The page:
Promise.resolve is a standard function made available by the Promises library that returns a Promise and is resolved with the supplied value. In this case, unlike the knex library's other functions, createTableIfNotExists does not return a Promise. But that's not a problem because we can wrap it in a promise with the resolve method. Then we can call the then function on it anyway to start the next step.

But let's proceed. Now that we've got our table being created -- if it doesn't exist already -- we can now fetch our records from the USDA API as before in the next step:

Promise.resolve(knex.schema.createTableIfNotExists('markets', (table) => {
   table.string('id');
   table.string('marketname');
}))
  .then(() => {
    return queryUSDAFarmersMarkets(10004).then((respBody) => {
      return JSON.parse(respBody).results;
    });
  })
  .then((markets) => {
    console.log('markets: ', markets);
  })
  .catch((err) => {
     console.log(err);
  });

Now if you run this code, we should be more or less back where we started, except for our table in the database. But let's look at what's going on here, because we are starting to see the wonderful way that Promises normalize synchronicity. Look how easy this is to read. First we createTableIfNotExists; then inside our next then function callback we call our promisified queryUSDAFramersMarket function, and return its result to the next then method, passing in the results as the variable markets. These results we then output to the console.

Important: Notice that in the code above we return this promisified function, and then in its then function we return the results of the response. This is important! If we don't do this, the result of our request won't be passed on to the next then method, where we output the result of our request that has been passed in as the variable markets. If you want to experiment a bit, you can see what happens to our console.log output if you remove the return before the queryUSDAFarmersMarkets method call.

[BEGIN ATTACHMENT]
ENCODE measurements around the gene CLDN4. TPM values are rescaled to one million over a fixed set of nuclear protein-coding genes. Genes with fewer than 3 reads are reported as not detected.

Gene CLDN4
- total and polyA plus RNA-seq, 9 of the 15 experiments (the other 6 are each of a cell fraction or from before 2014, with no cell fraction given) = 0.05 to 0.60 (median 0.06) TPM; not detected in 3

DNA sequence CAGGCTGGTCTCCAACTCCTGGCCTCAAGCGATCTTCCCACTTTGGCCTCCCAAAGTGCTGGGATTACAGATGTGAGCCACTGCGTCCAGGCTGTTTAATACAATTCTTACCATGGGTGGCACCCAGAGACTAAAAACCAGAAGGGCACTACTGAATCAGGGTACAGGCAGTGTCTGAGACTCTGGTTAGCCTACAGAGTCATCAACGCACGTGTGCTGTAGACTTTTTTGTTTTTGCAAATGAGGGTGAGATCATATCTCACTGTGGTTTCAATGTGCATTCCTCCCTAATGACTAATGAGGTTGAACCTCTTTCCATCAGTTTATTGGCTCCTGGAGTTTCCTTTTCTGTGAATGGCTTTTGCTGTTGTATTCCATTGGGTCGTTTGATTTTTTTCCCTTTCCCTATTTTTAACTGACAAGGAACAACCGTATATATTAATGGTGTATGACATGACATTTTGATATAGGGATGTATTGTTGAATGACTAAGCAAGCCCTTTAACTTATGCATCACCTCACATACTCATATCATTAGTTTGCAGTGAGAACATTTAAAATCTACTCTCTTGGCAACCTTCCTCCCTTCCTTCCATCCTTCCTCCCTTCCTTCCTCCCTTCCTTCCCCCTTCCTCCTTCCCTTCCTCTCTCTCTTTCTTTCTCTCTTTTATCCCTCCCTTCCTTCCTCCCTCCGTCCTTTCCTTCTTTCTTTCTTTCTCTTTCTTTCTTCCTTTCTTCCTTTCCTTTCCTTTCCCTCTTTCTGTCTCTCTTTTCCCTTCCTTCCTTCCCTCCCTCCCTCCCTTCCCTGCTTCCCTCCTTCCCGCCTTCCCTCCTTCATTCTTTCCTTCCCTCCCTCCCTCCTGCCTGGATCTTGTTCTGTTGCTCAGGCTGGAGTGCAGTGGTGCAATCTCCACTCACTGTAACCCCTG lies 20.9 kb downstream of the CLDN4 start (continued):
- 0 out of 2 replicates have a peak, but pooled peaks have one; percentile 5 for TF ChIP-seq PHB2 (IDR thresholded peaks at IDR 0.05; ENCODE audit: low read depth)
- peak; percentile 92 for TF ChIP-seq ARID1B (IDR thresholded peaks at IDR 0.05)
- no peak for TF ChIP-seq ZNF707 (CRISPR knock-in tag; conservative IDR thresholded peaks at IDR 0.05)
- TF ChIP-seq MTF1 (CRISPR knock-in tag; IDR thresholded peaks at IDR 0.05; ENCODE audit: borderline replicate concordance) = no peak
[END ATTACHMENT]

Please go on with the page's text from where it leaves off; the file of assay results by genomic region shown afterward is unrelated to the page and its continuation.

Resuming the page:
But let's move on to our final step. What we need to do now, of course, is save these entries in our database. In order to do this, we'll use another built-in promise method: Promise.all. This function takes an array of Promises, and resolves itself only when all the Promises in the array have been resolved. The results of each Promise (if any) are then passed to the next then method callback. This is extremely powerful! And it works particularly well with the array map function like so:

Promise.all(markets.map((market) => {
  return knex('markets').insert(market);
}));

When we call map on the array markets, which contains our array of market objects, map runs the specified anonymous function as many times as there are market objects, each time passing the individual market object in as an argument.

Then comes the crucial step! Our anonymous function returns the result of the call to knex('markets').insert(market). So what is this call? Well, it's just the knex way of inserting records into a table. The table in question is our 'markets' table (knex('markets')), which we then insert our market data into with insert(market). Because knex has been promisified the result of this chained function call is nothing other than a promise, and the result of the cap call is an array of Promises. Putting this all together then, and adding a final call to check the contents of our table after the insert, we can do this:

Promise.resolve(knex.schema.createTableIfNotExists('markets', (table) => {
  table.string('id');
  table.string('marketname');
}))
  .then(() => {
    console.log('Fetching list of markets from USDA server...');
    return queryUSDAFarmersMarkets(10004).then((respBody) => {
      return JSON.parse(respBody).results;
    });
  })
  .then((markets) => {
    console.log('Inserting query results into the db...');
    return Promise.all(markets.map((market) => {
      return knex('markets').insert(market);
    }));
  })
  .then((result) => {
    return knex.select('*').from('markets').then((result) => {
      console.log('Now our markets table has data in it!');
      console.log('Contents of markets table: ', result);
    });
  })
  .catch((err) => {
    console.log(err);
  });

Now when you run this code you should see that the market table now contains the data we fetched from the USDA's servers. Hoorah! Do you see how we fetched the results from the database with another knex call? This code could all be written more concisely, but it exhibits nicely the way Promises allow us to pass the results of one function along into the next. Combined with the then method which allows us to reason clearly about the order of operations, Promises help us reason synchronously about our asynchronous processes.

Resources